Dr. Chien Ho is an Alumni Professor of Biological Sciences, Department of Biological Sciences, Carnegie Mellon University (CMU) as well as the director of the Pittsburgh Nuclear Magnetic Resonance (NMR) Center for Biomedical Research which is jointly sponsored by the University of Pittsburgh and CMU. The Pittsburgh NMR Center is funded by a grant from the National Institute of Biomedical Imaging and Bioengineering (NIBIB) as a Biomedical Technology Research Center (P41 EB001977). Its mission is to advance state-of-the-art in vivo magnetic resonance imaging (MRI) and spectroscopy (MRS) techniques to better understand tissue and organ function and to make these tools available to the greater biomedical research community.
Dr. Ho earned a PhD from Yale University in 1961 and completed his postdoctoral training at the Massachusetts Institute of Technology. A former recipient of the National Heart, Lung and Blood Institute MERIT Award, Dr. Ho is a member of Academia Sinica and actively involved in research efforts rooted in understanding the relationship between structure and function in biological systems. This is made possible by correlating information obtained from biochemical, biophysical, and molecular biological techniques. In 2013, Dr. Ho was named a Fellow of the International Society for the Magnetic Resonance in Medicine (ISMRM) and also received its Gold Medal Award.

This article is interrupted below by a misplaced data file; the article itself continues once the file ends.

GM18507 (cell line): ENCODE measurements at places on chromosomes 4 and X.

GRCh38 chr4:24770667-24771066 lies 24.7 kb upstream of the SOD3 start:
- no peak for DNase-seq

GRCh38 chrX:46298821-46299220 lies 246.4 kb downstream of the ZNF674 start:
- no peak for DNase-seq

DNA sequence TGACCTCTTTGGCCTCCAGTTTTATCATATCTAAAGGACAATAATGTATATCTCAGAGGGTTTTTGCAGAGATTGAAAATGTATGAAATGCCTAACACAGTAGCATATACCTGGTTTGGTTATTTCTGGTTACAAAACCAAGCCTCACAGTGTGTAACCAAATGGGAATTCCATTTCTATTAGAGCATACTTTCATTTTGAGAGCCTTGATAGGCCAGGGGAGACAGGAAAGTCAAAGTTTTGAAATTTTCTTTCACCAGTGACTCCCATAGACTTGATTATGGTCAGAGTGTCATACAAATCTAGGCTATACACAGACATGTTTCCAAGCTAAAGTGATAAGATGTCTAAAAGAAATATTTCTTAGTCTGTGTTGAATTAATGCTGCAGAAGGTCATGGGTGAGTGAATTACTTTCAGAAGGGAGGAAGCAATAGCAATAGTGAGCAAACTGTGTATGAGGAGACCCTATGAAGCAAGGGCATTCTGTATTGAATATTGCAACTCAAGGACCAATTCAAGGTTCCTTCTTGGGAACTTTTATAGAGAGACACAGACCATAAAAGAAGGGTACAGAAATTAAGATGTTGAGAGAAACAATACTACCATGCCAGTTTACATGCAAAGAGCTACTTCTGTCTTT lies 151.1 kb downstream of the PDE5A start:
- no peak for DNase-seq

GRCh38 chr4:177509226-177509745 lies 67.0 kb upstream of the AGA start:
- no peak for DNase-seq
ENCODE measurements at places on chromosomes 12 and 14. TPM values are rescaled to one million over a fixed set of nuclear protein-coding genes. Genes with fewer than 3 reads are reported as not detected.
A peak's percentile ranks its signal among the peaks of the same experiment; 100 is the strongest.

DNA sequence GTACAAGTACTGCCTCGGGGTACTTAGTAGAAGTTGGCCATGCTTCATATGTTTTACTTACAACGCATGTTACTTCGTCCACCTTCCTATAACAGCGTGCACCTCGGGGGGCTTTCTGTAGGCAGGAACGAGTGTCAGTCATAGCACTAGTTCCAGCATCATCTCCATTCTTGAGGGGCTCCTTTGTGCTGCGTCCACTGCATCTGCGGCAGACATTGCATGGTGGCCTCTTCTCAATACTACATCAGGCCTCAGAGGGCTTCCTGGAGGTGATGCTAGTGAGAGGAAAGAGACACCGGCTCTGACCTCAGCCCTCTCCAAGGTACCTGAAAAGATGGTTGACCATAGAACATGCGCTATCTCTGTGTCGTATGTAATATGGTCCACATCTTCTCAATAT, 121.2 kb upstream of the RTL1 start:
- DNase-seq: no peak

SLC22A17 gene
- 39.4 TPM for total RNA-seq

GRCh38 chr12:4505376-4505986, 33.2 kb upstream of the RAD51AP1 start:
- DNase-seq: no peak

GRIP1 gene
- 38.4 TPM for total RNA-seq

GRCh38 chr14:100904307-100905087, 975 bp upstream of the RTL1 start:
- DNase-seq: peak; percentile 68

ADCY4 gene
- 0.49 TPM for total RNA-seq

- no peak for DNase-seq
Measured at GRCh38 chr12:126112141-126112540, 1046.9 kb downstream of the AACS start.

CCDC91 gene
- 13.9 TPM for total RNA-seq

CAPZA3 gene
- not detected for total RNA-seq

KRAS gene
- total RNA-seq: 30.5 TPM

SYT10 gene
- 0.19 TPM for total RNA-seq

Dr. Ho has two major research projects currently underway:
The study of human normal and mutant hemoglobins in order to understand the molecular mechanism of transport of oxygen from the lungs to the tissues: The team has constructed an expression plasmid to produce unmodified human normal adult hemoglobin (Hb) in Escherichia coli. With this expression system, they can design and express any mutant hemoglobins needed for the research on the structure-function relationship in hemoglobin. This hemoglobin research is an excellent illustration of the power of combining information obtained from X-ray crystallography, NMR spectroscopy, computer modeling, molecular genetics, and functional studies to correlate the structure-dynamics-function relationship of an allosteric protein under physiological conditions at atomic resolution.
The application of NMR to living systems, both by imaging (MRI) and by spectroscopic (MRS) methods: Currently, Dr. Ho and his team are developing techniques to monitor the migration of immune cells in vivo by magnetic resonance using dextran-coated superparamagnetic iron oxide particles as contrast agents.
Dr. Ho is a member of the following professional societies:
American Chemical Society
American Society of Biochemistry and Molecular Biology
International Society of Magnetic Resonance in Medicine
The Protein Society
American Association for the Advancement of Science
Sigma Xi Society
Society for Cardiovascular Magnetic Resonance
International Society of Magnetic Resonance
View a partial list of Dr. Ho’s publications here.
Dr. Ho’s ORCID ID: ORCID.org/0000-0002-4094-9232.